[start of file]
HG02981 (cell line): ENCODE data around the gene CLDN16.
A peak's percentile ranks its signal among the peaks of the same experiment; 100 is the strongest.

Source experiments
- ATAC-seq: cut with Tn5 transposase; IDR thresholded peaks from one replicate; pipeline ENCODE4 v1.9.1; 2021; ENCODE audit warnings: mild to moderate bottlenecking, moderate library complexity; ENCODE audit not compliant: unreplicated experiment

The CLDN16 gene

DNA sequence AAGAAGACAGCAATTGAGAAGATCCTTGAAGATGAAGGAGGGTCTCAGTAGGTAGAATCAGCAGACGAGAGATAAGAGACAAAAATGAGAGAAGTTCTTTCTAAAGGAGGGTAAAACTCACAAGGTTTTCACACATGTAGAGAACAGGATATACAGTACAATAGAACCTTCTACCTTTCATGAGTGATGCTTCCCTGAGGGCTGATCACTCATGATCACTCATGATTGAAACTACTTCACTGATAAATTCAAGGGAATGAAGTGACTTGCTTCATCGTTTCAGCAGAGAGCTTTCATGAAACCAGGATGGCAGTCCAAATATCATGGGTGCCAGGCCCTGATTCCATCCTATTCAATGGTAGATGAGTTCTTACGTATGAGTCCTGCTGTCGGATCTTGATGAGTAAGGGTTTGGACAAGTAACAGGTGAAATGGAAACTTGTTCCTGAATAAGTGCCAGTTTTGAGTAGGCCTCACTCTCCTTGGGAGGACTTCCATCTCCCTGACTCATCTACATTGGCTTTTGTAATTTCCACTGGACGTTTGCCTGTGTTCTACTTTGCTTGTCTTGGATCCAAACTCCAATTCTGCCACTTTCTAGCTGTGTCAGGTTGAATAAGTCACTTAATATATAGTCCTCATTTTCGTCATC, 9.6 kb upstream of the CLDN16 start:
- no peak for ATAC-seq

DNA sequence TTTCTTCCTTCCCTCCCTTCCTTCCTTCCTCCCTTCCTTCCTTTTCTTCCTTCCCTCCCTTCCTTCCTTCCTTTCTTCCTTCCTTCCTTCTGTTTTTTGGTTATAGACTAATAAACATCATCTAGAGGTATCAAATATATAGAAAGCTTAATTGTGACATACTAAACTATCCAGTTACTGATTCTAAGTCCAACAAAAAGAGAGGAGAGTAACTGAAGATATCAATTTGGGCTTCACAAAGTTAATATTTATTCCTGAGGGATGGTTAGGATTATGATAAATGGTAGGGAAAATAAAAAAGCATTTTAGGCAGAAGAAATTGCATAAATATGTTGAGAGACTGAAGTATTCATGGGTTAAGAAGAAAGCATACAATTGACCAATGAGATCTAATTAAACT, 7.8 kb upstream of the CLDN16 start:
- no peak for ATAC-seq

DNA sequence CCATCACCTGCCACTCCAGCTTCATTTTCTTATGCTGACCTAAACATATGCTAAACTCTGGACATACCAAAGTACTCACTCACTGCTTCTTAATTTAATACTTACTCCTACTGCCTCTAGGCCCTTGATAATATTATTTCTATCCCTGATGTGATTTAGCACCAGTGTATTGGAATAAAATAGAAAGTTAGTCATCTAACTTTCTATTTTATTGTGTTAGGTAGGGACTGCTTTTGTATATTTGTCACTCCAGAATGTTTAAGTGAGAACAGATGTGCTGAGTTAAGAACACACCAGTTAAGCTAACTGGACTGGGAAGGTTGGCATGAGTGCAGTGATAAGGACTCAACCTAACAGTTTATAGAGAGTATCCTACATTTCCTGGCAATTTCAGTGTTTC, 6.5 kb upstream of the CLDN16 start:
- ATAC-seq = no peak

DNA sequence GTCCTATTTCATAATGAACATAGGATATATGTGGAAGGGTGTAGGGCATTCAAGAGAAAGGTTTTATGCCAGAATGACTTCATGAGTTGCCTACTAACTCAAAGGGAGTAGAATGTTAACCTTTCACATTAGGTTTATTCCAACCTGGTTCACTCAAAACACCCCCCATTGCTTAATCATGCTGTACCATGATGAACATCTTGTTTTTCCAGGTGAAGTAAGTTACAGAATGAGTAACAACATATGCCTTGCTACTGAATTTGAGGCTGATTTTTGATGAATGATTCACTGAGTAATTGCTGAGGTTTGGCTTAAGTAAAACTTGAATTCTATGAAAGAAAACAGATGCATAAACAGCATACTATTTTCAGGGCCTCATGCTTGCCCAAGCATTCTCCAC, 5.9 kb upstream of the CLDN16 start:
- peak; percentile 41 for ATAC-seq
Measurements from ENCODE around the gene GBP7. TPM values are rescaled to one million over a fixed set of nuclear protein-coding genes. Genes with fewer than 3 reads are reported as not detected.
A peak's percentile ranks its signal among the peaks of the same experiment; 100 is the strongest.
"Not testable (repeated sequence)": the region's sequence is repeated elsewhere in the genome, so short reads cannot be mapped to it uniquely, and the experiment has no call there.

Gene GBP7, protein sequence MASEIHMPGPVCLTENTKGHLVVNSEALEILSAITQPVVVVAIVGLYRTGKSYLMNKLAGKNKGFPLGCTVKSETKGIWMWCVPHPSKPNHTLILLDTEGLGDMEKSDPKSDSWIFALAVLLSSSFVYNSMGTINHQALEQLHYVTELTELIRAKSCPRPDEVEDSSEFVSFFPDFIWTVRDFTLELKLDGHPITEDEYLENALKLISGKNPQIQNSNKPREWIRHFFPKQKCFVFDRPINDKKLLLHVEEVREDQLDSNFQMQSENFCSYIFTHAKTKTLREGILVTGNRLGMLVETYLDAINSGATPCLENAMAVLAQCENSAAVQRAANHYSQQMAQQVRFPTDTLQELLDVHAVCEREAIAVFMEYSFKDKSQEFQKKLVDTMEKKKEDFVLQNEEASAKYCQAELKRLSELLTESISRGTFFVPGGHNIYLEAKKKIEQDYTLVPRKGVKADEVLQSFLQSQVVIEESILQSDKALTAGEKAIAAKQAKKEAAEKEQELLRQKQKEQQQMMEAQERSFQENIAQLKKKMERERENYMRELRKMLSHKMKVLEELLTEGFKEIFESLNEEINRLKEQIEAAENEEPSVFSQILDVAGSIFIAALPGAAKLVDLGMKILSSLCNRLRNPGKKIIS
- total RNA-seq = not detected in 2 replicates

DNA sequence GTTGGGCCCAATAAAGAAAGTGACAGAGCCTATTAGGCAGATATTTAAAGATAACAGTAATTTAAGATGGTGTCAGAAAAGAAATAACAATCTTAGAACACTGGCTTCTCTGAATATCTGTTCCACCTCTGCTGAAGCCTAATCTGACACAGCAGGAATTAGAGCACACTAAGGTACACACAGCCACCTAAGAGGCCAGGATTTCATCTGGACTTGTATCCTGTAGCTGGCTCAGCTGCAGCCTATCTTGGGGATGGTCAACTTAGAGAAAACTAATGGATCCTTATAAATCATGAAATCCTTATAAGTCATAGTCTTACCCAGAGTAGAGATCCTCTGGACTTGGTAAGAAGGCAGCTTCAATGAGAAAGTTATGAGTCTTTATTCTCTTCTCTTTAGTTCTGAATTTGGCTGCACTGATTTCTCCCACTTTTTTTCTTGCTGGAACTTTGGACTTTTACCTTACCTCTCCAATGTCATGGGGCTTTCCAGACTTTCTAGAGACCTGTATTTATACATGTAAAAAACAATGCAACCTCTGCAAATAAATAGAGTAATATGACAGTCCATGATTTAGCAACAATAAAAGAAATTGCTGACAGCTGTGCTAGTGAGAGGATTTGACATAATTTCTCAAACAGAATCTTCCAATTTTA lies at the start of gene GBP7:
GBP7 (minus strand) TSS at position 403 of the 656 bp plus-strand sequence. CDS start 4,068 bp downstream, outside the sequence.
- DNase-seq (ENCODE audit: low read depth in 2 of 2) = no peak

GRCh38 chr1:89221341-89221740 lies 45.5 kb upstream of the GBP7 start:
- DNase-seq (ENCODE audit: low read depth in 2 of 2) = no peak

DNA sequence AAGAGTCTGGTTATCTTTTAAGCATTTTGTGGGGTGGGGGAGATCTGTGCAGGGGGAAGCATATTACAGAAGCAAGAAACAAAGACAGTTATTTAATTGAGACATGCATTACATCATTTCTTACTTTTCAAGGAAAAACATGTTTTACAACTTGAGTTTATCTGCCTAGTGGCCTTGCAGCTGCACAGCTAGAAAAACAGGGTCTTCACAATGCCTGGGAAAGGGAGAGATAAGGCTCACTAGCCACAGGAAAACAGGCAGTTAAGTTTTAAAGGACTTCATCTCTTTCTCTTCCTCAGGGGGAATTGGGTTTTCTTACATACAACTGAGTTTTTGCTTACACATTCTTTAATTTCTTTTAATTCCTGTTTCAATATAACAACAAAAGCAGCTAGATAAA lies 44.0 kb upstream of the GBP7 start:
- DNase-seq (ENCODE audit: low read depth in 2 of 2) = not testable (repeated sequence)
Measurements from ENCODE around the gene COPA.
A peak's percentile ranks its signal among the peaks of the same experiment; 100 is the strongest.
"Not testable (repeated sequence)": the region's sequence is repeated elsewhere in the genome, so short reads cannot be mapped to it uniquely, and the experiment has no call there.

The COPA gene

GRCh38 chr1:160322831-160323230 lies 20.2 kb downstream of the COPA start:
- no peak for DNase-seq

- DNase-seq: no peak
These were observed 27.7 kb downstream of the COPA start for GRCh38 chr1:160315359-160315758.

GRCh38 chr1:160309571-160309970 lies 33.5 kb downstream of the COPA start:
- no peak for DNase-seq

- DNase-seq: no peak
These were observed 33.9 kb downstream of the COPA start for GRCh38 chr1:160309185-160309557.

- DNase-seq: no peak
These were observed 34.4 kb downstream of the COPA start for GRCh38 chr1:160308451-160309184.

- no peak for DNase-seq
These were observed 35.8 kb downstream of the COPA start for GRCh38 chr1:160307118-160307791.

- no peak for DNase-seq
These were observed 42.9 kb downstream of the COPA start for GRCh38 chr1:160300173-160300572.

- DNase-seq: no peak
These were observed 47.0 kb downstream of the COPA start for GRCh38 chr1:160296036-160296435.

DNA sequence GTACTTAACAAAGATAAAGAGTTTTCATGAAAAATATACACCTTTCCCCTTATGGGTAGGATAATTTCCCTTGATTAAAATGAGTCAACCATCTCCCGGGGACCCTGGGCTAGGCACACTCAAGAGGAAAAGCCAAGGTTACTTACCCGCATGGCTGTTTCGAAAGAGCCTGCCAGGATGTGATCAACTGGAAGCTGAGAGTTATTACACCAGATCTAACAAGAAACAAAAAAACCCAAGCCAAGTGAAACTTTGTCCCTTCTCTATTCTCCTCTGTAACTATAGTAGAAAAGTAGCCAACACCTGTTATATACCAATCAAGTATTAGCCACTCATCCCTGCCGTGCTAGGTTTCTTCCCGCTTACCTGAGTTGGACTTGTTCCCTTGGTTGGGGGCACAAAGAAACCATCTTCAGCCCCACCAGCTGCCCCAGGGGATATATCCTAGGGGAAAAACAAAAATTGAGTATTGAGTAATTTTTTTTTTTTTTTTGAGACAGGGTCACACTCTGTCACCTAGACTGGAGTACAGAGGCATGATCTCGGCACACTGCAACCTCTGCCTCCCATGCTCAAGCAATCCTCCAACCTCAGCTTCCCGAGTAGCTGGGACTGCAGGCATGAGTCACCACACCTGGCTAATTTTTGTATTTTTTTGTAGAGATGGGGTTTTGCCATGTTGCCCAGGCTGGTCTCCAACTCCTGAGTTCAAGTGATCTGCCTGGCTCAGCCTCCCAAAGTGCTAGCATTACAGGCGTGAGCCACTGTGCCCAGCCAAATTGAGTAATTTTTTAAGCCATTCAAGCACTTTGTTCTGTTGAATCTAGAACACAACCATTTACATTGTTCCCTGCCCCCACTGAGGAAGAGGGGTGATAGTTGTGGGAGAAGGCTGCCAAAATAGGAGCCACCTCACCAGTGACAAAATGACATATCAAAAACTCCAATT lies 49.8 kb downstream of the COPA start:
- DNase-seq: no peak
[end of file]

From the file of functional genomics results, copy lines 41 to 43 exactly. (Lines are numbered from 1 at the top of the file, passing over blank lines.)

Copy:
These were observed 35.8 kb downstream of the COPA start for GRCh38 chr1:160307118-160307791.

- no peak for DNase-seq
These were observed 42.9 kb downstream of the COPA start for GRCh38 chr1:160300173-160300572.